Androgen receptor expression is associated with adverse pathological features in ureteral but not in pelvicalyceal urothelial carcinomas of the upper urinary tract

This study aims to determine the significance of androgen receptor (AR) expression in urothelial carcinoma of the upper urinary tract (UTUC).

AR expression was assessed on tissue microarrays containing specimens of 737 patients with UTUC who underwent radical nephroureterectomy with curative intent. AR expression was correlated with clinical and pathological tumor features as well as recurrence-free survival (RFS), cancer-specific survival (CSS) and overall survival (OS).

Overall, AR was expressed in 11 % of tumors. AR expression was significantly associated with tumor necrosis as well as sessile and multifocal tumor growth but not with RFS, CSS or OS. AR was detected nearly twice as often in tumors of the ureter than of the pelvicalyceal system (p = 0.005). Subgroup analyses showed that the significant associations of AR with unfavorable pathologic features were exclusively attributable to tumors located in the ureter. However, in both ureteral and pelvicalyceal tumors, AR status was independent of RFS, CSS and OS.

In this cohort of patients treated with RNU, AR expression was found in approximately 10 % of UTUCs, twice as often in ureteral than in pelvicalyceal tumors. While AR expression had no impact on postoperative prognosis, it was significantly associated with unfavorable pathologic features in ureteral tumors. Steroid hormone signaling might be relevant for future investigations of differences between ureteral and pelvicalyceal tumors.

World journal of urology. 2016 Oct 11 [Epub ahead of print]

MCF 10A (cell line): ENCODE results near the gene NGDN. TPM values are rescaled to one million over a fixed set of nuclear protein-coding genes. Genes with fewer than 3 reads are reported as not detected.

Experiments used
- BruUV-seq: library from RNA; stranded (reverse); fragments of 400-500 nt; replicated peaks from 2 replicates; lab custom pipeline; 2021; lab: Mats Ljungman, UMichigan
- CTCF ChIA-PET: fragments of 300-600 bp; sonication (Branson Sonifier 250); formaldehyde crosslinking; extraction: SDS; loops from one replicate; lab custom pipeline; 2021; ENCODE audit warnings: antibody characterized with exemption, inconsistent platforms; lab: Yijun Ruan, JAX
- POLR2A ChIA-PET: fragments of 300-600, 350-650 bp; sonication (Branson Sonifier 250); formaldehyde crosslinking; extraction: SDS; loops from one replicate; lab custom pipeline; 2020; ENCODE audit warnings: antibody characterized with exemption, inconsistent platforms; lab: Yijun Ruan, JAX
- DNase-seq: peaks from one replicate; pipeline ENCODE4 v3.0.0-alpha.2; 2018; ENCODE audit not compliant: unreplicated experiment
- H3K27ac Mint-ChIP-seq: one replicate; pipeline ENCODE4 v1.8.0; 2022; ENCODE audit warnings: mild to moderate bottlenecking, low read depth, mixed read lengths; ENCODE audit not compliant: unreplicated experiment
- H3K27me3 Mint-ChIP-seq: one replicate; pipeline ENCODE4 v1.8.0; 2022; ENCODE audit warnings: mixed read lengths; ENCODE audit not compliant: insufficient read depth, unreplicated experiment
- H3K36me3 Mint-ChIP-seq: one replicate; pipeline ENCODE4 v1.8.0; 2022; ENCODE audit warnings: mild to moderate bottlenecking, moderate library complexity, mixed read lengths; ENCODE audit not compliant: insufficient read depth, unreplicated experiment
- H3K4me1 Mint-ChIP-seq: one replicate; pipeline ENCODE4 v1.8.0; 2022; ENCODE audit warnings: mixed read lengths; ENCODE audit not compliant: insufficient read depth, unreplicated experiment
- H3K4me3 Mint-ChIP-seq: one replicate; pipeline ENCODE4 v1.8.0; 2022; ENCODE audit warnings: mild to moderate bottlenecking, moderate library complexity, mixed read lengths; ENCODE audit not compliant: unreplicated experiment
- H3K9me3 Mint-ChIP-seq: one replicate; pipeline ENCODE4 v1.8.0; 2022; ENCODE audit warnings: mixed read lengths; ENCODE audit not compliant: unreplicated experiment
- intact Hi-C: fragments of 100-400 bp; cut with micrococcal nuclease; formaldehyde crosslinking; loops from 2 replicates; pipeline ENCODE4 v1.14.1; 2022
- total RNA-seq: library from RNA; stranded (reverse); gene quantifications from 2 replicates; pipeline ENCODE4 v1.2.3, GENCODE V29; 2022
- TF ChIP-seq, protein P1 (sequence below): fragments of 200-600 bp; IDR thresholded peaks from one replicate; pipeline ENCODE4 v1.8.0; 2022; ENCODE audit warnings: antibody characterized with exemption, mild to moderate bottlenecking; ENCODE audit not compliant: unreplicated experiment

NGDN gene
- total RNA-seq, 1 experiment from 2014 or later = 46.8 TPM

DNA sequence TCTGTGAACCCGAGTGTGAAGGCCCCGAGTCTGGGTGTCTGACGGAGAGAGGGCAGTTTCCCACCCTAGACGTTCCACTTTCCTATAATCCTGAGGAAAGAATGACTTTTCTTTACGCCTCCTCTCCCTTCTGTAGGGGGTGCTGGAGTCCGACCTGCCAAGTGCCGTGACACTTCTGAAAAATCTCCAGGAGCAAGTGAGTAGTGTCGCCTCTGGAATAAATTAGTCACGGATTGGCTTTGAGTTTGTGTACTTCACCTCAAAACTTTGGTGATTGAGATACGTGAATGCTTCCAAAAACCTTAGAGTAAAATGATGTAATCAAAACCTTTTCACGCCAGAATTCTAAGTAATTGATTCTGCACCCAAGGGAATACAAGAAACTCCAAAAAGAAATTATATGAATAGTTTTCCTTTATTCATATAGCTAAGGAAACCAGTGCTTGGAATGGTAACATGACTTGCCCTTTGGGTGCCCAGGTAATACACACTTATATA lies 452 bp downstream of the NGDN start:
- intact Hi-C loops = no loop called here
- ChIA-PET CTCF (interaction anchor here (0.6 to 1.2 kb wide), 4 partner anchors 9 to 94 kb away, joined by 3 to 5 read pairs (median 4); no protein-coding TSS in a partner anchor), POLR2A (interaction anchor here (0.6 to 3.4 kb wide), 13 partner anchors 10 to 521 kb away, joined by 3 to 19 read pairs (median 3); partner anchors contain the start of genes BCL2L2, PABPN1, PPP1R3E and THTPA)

G J Wirth, A Haitel, M Moschini, F Soria, T Klatte, M R Hassler, K Bensalah, A Briganti, J A Karam, Y Lotan, V Margulis, J D Raman, M Remzi, N Rioux-Leclercq, B D Robinson, M Rouprêt, C G Wood, S F Shariat

Department of Urology, Comprehensive Cancer Center, Vienna General Hospital, Medizinische Universität Wien/Medical University of Vienna, Währinger Gürtel 18-20, 1090, Vienna, Austria., Department of Clinical Pathology, Medical University of Vienna, Vienna General Hospital, Vienna, Austria., Department of Urology, Centre Hospitalier Universitaire de Rennes, Rennes, France., Department of Urology, Urological Research Institute, Vita-Salute University, San Raffaele Scientific Institute, Milan, Italy., Department of Urology, The University of Texas MD Anderson Cancer Center, Houston, TX, USA., Department of Urology, The University of Texas Southwestern Medical Center, Dallas, TX, USA., Division of Urology, Penn State Milton S. Hershey Medical Center, Hershey, PA, USA., Department of Pathology, Centre Hospitalier Universitaire de Rennes, Rennes, France., Department of Pathology, Weill Cornell Medical College, New York, NY, USA., Academic Department of Urology, La Pitié-Salpetrière Hospital, Assistance Publique-Hôpitaux de Paris, Faculté de Médecine Pierre et Marie Curie, University Paris 6, Paris, France., Department of Urology, Comprehensive Cancer Center, Vienna General Hospital, Medizinische Universität Wien/Medical University of Vienna, Währinger Gürtel 18-20, 1090, Vienna, Austria. .

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